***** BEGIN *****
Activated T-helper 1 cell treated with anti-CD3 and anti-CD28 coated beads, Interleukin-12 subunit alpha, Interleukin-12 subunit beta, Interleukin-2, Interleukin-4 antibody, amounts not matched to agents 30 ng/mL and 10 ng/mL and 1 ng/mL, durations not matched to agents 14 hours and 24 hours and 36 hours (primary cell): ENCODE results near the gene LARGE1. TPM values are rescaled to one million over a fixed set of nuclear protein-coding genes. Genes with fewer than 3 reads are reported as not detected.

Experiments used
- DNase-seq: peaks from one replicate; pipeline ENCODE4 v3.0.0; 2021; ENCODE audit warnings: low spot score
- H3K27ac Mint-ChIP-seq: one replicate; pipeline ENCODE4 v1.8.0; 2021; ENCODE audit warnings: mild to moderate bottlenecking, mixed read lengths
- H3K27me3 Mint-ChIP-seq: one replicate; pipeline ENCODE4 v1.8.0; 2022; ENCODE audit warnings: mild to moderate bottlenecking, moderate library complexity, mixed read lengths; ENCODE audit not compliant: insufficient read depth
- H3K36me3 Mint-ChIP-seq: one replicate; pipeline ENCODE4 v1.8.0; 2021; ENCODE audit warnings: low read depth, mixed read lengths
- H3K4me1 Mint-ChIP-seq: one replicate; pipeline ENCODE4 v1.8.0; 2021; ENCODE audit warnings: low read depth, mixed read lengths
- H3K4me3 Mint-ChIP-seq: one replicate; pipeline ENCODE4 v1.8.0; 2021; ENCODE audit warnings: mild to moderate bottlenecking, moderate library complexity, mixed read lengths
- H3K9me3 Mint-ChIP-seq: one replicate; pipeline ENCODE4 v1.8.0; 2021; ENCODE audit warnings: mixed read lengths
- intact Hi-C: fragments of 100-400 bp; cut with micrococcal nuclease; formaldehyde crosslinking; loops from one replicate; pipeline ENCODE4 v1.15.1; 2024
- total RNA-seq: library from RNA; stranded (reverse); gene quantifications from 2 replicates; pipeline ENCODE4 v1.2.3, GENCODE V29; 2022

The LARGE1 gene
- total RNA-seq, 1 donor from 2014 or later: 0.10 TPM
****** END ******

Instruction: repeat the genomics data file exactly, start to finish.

Activated T-helper 1 cell treated with anti-CD3 and anti-CD28 coated beads, Interleukin-12 subunit alpha, Interleukin-12 subunit beta, Interleukin-2, Interleukin-4 antibody, amounts not matched to agents 30 ng/mL and 10 ng/mL and 1 ng/mL, durations not matched to agents 14 hours and 24 hours and 36 hours (primary cell): ENCODE results near the gene LARGE1. TPM values are rescaled to one million over a fixed set of nuclear protein-coding genes. Genes with fewer than 3 reads are reported as not detected.

Experiments used
- DNase-seq: peaks from one replicate; pipeline ENCODE4 v3.0.0; 2021; ENCODE audit warnings: low spot score
- H3K27ac Mint-ChIP-seq: one replicate; pipeline ENCODE4 v1.8.0; 2021; ENCODE audit warnings: mild to moderate bottlenecking, mixed read lengths
- H3K27me3 Mint-ChIP-seq: one replicate; pipeline ENCODE4 v1.8.0; 2022; ENCODE audit warnings: mild to moderate bottlenecking, moderate library complexity, mixed read lengths; ENCODE audit not compliant: insufficient read depth
- H3K36me3 Mint-ChIP-seq: one replicate; pipeline ENCODE4 v1.8.0; 2021; ENCODE audit warnings: low read depth, mixed read lengths
- H3K4me1 Mint-ChIP-seq: one replicate; pipeline ENCODE4 v1.8.0; 2021; ENCODE audit warnings: low read depth, mixed read lengths
- H3K4me3 Mint-ChIP-seq: one replicate; pipeline ENCODE4 v1.8.0; 2021; ENCODE audit warnings: mild to moderate bottlenecking, moderate library complexity, mixed read lengths
- H3K9me3 Mint-ChIP-seq: one replicate; pipeline ENCODE4 v1.8.0; 2021; ENCODE audit warnings: mixed read lengths
- intact Hi-C: fragments of 100-400 bp; cut with micrococcal nuclease; formaldehyde crosslinking; loops from one replicate; pipeline ENCODE4 v1.15.1; 2024
- total RNA-seq: library from RNA; stranded (reverse); gene quantifications from 2 replicates; pipeline ENCODE4 v1.2.3, GENCODE V29; 2022

The LARGE1 gene
- total RNA-seq, 1 donor from 2014 or later: 0.10 TPM